1. yes, i thought i would “be spared” too. this is part of the reckoning, the coming to terms with how we’ve changed. bitter pill is right. for our children though, this is the main reason too that i want to work through all this, the negative self talk, the self consciousness. our daughters deserve better than that. i wonder so often too, about that emphasis on “pre-baby ____” this or that. as if our goal should be to erase any sign of change, aging, motherhood. yet we take it on as some kind of failure, or sign of bad luck. media is partly so responsible for this, with every report of how so and so looks so great post partum. i was beating myself up about gwyneth paltrow, who is my age, looking so great after two kids. jeff reminded me it’s a lot easier when you can afford a top notch nanny and a personal trainer. 😀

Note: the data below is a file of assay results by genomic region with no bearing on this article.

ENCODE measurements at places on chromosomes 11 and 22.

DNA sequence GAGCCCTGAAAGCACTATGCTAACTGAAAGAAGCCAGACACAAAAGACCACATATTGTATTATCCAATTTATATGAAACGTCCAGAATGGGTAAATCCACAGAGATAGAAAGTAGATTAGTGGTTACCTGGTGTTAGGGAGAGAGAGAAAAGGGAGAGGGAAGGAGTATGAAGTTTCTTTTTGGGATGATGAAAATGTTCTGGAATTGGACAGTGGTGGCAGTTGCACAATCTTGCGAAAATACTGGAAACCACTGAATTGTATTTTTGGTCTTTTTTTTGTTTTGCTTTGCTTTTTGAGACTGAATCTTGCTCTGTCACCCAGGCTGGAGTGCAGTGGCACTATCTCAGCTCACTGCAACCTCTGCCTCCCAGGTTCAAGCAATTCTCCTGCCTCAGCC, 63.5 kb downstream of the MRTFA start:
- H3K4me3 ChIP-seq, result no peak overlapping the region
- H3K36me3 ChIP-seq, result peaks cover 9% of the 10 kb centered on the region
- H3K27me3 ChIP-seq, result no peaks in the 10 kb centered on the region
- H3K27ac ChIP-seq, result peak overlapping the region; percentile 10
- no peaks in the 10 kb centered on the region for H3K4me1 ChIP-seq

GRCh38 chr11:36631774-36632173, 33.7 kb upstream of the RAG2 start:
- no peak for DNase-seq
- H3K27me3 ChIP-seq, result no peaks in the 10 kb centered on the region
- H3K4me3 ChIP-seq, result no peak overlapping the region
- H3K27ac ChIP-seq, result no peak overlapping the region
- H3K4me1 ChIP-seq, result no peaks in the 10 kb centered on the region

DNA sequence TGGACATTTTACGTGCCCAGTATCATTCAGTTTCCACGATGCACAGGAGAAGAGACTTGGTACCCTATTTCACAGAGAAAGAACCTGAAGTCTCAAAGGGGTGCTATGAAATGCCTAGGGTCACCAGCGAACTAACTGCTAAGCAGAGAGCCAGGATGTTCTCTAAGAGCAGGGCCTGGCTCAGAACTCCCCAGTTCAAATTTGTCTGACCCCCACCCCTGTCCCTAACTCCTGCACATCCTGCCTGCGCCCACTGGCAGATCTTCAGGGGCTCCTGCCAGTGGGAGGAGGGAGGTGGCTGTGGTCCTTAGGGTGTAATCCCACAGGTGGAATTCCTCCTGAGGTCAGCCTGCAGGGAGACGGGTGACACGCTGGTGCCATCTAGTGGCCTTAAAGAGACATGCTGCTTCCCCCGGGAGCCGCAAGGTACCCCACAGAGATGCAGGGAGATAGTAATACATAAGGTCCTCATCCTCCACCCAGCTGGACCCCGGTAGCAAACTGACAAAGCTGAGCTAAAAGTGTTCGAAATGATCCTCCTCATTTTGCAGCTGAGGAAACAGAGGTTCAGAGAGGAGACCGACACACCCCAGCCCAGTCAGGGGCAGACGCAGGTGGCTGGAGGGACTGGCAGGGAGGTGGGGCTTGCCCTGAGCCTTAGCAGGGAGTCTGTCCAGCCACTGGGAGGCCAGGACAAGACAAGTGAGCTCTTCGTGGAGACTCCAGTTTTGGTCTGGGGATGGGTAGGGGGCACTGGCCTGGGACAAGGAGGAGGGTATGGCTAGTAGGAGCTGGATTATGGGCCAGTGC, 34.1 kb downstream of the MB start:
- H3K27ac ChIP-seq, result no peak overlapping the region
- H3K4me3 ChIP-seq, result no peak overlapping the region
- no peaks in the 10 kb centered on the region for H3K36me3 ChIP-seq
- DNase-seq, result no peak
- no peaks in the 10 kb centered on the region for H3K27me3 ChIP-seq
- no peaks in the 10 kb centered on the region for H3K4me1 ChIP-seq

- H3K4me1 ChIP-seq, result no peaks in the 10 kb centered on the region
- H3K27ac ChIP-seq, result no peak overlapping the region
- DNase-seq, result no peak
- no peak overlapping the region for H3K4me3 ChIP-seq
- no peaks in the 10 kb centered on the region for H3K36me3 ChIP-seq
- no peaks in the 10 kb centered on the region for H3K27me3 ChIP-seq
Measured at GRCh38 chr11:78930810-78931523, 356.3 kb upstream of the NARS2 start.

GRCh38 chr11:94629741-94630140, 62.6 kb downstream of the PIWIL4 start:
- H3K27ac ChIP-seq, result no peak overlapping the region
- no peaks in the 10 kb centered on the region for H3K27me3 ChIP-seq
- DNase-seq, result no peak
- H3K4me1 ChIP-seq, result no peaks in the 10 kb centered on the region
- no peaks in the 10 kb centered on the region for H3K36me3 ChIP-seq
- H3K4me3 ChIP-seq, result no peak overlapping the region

1. Personal trainer, chef, pilates instuctor, plastic surgeon. I’m sure all of those effect the outcome. At least we don’t have careers where that seems to be a requirement. At the risk of meddling in your personal business or sounding stalkerish. I was thinking of your desire to leave SF and find a community within an hour of the city. We moved from the city to the coastside 6 years ago and love it here. From the dense Redwood Forest community of La Honda with all its funky cabins to the pastoral community of Pescadero or Montara with its pretty valley so closed to the sea, this is a place where a person has the opportunity for community on a smaller, more intimate scale. We have our share of healers, midwives mommies, surfers, yuppies, farmers and thinkers, mystics and so on. While it can be pricey, we’ve found that each time we put our home specifications out to the Universe-poof there it would appear. OK, I’ll stop the advertisement now. Hope you find the home that is best for you and your family!